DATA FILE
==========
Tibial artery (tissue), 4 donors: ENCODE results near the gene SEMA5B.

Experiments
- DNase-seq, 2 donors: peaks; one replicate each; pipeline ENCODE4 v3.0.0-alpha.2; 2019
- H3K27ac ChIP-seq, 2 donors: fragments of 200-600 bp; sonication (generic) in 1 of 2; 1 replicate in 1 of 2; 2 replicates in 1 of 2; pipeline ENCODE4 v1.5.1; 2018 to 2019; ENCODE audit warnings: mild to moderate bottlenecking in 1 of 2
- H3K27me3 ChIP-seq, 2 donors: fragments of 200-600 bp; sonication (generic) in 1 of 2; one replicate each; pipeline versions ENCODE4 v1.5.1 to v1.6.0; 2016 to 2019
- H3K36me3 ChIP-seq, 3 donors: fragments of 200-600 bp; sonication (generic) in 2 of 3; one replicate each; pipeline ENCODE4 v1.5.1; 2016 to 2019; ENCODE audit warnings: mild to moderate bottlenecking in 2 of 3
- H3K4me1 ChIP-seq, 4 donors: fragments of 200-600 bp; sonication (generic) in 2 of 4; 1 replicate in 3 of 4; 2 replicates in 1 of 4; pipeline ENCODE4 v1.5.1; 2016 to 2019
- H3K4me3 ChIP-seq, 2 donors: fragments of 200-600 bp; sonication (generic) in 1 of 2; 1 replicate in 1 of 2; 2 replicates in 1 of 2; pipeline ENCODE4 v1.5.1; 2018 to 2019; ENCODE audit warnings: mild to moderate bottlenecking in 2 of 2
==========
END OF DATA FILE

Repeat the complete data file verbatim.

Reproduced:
Tibial artery (tissue), 4 donors: ENCODE results near the gene SEMA5B.

Experiments
- DNase-seq, 2 donors: peaks; one replicate each; pipeline ENCODE4 v3.0.0-alpha.2; 2019
- H3K27ac ChIP-seq, 2 donors: fragments of 200-600 bp; sonication (generic) in 1 of 2; 1 replicate in 1 of 2; 2 replicates in 1 of 2; pipeline ENCODE4 v1.5.1; 2018 to 2019; ENCODE audit warnings: mild to moderate bottlenecking in 1 of 2
- H3K27me3 ChIP-seq, 2 donors: fragments of 200-600 bp; sonication (generic) in 1 of 2; one replicate each; pipeline versions ENCODE4 v1.5.1 to v1.6.0; 2016 to 2019
- H3K36me3 ChIP-seq, 3 donors: fragments of 200-600 bp; sonication (generic) in 2 of 3; one replicate each; pipeline ENCODE4 v1.5.1; 2016 to 2019; ENCODE audit warnings: mild to moderate bottlenecking in 2 of 3
- H3K4me1 ChIP-seq, 4 donors: fragments of 200-600 bp; sonication (generic) in 2 of 4; 1 replicate in 3 of 4; 2 replicates in 1 of 4; pipeline ENCODE4 v1.5.1; 2016 to 2019
- H3K4me3 ChIP-seq, 2 donors: fragments of 200-600 bp; sonication (generic) in 1 of 2; 1 replicate in 1 of 2; 2 replicates in 1 of 2; pipeline ENCODE4 v1.5.1; 2018 to 2019; ENCODE audit warnings: mild to moderate bottlenecking in 2 of 2